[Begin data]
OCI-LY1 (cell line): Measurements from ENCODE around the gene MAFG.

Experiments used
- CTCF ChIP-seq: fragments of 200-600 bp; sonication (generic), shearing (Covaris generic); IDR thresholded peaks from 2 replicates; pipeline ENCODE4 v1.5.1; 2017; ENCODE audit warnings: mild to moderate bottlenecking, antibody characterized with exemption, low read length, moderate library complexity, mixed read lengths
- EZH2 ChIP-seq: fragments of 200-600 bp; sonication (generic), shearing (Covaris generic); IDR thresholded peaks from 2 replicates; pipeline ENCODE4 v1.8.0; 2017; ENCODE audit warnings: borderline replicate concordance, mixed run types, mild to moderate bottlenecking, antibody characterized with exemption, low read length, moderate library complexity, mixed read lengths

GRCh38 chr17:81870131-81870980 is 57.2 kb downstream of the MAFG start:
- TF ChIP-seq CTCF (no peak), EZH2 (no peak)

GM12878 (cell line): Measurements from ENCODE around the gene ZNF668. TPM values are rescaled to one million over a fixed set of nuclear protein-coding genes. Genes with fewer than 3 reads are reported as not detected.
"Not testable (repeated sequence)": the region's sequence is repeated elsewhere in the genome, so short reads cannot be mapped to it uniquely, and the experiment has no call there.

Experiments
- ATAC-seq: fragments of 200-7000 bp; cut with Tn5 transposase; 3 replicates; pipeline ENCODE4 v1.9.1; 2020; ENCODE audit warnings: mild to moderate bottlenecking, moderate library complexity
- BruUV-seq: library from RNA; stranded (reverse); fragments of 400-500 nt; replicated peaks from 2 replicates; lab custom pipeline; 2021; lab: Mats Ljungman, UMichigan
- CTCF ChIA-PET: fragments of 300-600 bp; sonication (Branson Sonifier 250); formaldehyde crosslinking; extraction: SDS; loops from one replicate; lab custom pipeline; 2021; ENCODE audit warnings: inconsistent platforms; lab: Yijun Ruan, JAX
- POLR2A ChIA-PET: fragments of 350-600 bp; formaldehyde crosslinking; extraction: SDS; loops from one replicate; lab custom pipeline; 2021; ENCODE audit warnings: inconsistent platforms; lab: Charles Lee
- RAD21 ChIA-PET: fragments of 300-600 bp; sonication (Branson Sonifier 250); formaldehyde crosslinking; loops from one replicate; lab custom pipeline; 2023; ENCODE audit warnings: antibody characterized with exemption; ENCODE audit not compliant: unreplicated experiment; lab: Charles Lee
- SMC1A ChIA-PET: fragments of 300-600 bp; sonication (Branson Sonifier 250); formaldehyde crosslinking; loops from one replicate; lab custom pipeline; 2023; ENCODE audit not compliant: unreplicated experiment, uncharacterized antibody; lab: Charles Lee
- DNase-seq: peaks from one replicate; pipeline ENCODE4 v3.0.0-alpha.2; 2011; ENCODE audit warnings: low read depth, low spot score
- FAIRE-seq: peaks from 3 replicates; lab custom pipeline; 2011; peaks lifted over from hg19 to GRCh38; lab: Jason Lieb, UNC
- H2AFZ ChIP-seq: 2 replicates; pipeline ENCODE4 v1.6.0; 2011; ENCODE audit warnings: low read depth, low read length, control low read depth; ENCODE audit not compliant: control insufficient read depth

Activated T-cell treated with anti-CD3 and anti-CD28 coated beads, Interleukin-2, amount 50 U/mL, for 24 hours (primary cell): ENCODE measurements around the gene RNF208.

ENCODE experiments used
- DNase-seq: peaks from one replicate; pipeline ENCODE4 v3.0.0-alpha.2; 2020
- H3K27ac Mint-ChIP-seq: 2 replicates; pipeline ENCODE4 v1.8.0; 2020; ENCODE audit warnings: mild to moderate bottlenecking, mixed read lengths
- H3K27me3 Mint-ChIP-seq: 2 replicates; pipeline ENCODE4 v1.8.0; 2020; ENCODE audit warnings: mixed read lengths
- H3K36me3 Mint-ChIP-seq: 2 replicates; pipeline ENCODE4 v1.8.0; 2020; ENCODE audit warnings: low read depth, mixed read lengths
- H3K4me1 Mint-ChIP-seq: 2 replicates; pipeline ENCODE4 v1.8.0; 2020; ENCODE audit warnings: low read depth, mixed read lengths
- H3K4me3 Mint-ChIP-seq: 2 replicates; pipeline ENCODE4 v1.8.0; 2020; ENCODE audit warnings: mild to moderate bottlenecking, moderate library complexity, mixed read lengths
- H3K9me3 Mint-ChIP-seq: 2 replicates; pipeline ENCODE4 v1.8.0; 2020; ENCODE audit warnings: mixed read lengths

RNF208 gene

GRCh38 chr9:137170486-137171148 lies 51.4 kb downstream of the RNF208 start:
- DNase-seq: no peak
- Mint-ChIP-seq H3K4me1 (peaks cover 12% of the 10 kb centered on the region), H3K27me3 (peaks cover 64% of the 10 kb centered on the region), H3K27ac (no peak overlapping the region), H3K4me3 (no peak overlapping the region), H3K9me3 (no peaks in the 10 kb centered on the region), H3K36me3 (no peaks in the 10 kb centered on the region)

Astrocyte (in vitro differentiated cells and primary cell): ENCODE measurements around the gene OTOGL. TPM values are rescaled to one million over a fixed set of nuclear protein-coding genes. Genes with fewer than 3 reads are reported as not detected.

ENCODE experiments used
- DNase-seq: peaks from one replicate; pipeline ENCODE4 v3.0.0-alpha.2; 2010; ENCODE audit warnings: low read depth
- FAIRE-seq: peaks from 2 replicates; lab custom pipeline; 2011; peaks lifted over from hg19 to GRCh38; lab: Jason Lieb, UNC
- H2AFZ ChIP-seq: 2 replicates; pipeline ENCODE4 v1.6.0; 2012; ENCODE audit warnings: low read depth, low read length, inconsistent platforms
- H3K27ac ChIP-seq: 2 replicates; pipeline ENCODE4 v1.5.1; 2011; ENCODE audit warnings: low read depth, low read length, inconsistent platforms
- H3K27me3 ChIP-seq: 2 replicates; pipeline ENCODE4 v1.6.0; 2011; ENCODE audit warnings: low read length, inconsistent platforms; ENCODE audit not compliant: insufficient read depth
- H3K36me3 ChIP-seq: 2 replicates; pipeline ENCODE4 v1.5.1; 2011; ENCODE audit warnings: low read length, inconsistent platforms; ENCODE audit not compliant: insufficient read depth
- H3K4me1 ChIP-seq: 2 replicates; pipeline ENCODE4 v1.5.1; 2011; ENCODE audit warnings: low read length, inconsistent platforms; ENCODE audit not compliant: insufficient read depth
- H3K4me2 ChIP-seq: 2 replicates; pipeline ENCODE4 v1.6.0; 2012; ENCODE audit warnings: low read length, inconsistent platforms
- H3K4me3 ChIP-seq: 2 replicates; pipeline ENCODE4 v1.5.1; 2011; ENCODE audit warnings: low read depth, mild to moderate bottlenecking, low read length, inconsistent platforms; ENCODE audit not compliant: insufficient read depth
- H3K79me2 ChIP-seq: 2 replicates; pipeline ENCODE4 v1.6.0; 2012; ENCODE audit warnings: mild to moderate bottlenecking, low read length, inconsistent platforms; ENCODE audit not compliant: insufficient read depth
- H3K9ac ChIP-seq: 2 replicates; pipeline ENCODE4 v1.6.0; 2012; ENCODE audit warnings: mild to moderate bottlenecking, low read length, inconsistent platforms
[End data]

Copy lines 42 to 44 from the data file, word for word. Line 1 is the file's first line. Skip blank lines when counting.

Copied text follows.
- H3K4me3 ChIP-seq: 2 replicates; pipeline ENCODE4 v1.5.1; 2011; ENCODE audit warnings: low read depth, mild to moderate bottlenecking, low read length, inconsistent platforms; ENCODE audit not compliant: insufficient read depth
- H3K79me2 ChIP-seq: 2 replicates; pipeline ENCODE4 v1.6.0; 2012; ENCODE audit warnings: mild to moderate bottlenecking, low read length, inconsistent platforms; ENCODE audit not compliant: insufficient read depth
- H3K9ac ChIP-seq: 2 replicates; pipeline ENCODE4 v1.6.0; 2012; ENCODE audit warnings: mild to moderate bottlenecking, low read length, inconsistent platforms